We are also working to involve the Ministry of Tourism and Ministry of Culture in these decisions as the Marañon River is emerges as a key tourist destination in Northern Peru. 

There’s nothing really nice about the contractual processes of dam construction, so here’s a photo to remind us why we work to stop them. The kids from riverside town of Mendán in their brand new Sports uniforms, you can read below about how growing tourism is helping! #GuardianDelMarañón

The first Peruvian National Park for Rock Art?

Over the past years Senior Arqueologist Daniel Castillo Benitez has been documenting pictographs and petroglyphs in the vicinity of Lonya Grande, Utcubamba, Amazonas. Benitez  is convinced that the quantity, quality and diversity of these paintings warrant national protection, in the form of Peru’s first National Park of Pinturas Rupestres. 

Arql. Benitez and his team from the National University Toribio Rodríguez de Mendoza- (Instituto de Investigación de Arqueología y Antropología “kuelap” ) (UNTRM-INAAK) in Chachapoyas have been carefully researching and documenting dozens of sites in the Lonya Grande area and at the first International Congress of Amazonian Rock Art, on September 27, 2019 they will release a full colour book of approximately 150 pages documenting locations, types of artwork, age and interpretation. 

When asked about the Pictographs of Yamón (which reside inside the inundation zone of the Veracruz Dam), Arql. Benitez commented that there are hundreds of paintings in that area and that very few cultural sites in the Amazonas region had been officially documented to date.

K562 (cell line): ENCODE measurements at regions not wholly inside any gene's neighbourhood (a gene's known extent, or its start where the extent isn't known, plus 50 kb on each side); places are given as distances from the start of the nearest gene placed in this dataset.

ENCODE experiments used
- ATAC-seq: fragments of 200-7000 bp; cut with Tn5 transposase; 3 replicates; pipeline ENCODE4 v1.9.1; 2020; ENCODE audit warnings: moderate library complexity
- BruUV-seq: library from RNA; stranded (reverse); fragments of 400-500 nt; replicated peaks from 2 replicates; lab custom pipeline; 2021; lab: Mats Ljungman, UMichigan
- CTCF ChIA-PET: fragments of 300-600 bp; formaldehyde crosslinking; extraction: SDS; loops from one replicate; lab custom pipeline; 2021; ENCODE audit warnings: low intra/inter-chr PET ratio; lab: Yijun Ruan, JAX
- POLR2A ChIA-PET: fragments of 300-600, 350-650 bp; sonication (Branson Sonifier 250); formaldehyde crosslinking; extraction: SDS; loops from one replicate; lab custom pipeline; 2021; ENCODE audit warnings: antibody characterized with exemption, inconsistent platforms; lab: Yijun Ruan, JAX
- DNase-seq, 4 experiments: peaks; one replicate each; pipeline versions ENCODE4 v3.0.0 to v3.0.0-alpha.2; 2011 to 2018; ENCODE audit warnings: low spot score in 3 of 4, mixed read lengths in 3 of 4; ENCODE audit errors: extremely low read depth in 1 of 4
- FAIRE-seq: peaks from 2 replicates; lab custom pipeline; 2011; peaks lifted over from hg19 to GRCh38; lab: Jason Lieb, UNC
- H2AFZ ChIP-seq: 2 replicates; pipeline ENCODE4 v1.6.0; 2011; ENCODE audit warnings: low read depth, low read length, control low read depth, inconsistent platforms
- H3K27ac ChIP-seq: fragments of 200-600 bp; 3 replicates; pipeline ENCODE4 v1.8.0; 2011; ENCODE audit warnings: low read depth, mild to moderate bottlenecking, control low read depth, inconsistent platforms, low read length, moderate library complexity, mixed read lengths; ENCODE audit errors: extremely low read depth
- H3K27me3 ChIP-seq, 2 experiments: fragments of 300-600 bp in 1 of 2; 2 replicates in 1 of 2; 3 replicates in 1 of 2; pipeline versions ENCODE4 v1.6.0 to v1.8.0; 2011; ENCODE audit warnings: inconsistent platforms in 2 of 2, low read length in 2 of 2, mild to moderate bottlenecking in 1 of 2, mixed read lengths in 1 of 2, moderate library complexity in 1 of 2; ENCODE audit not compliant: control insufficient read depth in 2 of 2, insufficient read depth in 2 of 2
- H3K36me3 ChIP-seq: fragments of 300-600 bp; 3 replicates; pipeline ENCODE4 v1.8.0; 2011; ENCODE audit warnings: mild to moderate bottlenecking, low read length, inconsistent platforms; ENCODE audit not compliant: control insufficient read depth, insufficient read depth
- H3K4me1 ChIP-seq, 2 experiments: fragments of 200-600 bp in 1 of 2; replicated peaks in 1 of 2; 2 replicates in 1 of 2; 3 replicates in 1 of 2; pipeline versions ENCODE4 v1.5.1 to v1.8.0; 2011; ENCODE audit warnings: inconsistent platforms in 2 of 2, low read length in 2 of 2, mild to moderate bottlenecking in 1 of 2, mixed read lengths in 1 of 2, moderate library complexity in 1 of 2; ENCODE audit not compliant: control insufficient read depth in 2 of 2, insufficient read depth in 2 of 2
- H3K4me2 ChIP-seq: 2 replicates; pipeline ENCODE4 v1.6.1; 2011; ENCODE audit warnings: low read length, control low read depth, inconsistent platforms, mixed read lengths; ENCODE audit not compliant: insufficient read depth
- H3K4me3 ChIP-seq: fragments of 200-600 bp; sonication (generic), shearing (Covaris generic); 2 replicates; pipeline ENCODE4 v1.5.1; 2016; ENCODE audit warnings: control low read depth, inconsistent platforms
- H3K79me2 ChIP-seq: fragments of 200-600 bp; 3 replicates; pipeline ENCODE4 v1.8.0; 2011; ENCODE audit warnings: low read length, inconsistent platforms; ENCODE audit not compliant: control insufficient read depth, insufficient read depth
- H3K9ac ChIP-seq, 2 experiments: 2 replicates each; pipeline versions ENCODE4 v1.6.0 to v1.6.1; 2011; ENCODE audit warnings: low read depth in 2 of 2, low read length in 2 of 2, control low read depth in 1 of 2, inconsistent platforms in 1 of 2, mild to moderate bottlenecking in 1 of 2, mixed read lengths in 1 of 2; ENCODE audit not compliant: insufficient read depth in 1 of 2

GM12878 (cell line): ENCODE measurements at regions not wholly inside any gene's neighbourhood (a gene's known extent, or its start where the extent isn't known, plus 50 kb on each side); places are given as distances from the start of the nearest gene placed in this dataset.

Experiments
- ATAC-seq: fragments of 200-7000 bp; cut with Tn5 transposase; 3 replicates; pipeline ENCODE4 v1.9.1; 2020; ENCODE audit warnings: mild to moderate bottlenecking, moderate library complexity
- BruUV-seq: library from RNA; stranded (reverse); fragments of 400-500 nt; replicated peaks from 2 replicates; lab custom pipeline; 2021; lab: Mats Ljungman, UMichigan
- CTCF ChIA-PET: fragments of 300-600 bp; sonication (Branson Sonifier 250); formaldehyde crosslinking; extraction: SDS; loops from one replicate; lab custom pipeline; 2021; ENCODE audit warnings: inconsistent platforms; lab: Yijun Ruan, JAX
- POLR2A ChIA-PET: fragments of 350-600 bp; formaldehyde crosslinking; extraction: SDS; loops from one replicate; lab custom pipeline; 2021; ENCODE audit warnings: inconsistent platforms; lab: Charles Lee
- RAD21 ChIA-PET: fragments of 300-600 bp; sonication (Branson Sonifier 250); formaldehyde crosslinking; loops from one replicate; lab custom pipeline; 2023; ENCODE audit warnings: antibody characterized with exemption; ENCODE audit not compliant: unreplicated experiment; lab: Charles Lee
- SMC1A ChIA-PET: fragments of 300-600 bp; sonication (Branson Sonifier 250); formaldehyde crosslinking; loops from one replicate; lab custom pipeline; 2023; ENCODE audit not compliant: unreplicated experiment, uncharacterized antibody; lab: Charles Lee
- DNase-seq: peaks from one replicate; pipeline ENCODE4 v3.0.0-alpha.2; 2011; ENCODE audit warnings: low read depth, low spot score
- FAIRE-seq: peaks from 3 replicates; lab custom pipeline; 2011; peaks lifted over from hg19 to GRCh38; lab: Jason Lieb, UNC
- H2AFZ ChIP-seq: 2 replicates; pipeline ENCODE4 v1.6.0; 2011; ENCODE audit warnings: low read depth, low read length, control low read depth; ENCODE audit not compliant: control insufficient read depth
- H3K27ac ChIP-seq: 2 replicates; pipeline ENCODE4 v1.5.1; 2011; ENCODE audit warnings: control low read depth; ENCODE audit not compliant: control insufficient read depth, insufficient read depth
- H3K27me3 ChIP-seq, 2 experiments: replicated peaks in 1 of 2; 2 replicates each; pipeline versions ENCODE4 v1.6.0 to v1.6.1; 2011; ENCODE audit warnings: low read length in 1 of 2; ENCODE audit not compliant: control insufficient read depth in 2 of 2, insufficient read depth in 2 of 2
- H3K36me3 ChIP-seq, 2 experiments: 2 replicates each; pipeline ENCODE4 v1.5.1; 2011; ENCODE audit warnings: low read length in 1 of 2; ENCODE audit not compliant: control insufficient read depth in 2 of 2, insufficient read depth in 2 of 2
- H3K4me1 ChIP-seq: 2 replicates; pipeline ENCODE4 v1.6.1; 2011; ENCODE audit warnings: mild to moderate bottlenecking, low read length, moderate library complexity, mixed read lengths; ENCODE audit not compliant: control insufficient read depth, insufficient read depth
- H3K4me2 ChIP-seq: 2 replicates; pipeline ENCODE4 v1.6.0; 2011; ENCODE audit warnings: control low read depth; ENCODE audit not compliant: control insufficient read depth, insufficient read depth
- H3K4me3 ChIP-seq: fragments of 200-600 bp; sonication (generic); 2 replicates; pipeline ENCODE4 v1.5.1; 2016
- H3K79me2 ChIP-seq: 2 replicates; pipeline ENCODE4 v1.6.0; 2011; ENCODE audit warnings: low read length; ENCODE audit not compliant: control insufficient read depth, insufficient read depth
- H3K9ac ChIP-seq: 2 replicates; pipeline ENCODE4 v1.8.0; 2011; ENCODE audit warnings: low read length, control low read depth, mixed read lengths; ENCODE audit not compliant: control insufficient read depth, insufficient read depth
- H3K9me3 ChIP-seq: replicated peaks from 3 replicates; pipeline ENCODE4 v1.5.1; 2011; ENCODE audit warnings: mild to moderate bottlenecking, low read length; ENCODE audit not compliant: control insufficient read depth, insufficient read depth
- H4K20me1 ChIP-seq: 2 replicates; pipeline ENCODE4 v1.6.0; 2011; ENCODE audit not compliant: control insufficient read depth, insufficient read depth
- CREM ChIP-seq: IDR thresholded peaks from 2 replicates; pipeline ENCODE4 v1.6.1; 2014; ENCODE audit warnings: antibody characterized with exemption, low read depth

We look forward to working with with the team from INAAK and the Ministry of Culture to ensure that cultural sites in the vicinity of the Marañon River, especially inside the inundation zones of dams are officially documented as soon as possible. Any person or team who has an interest in supporting this ground search and documentation process (financially, or with time), is encouraged to contact us.

Creation of Conservation Areas

In 2018 our team took the first small steps for creation of the Marañon Libre Conservation Area. We continue this work in 2019 by identifying further areas of high conservation value, reaching out to landholders who may be interested in selling or using their properties for conservation and coordinating with the National Forestry Service (SERFOR) to help promote a zonification of this area for conservation.

We are expanding the scope of the project to work collaboratively with existing landholders. Over the past years we have identified deforestation in this area as a major issue, threatening the extremely unique seasonally dry tropical forest, an ecosystem which is vastly under-represented in protected areas globally. The main driver of deforestation in this zone is expansion of road networks, and subsequently local people moving in to create a living off the land, predominantly by growing Cacao, Yuka and fruit trees. Working and learning with landholders, we are able to offer reforestation project with native species which also can be harvested, and crops which can grow inside existing forests, thus allowing locals to make a living without clear felling the existing dry forest. In exchange for assistance learning new processes, connections with markets for these products and reforestation projects, we are making agreements with landholders to protect segments of their own land which is home to high value primary forest.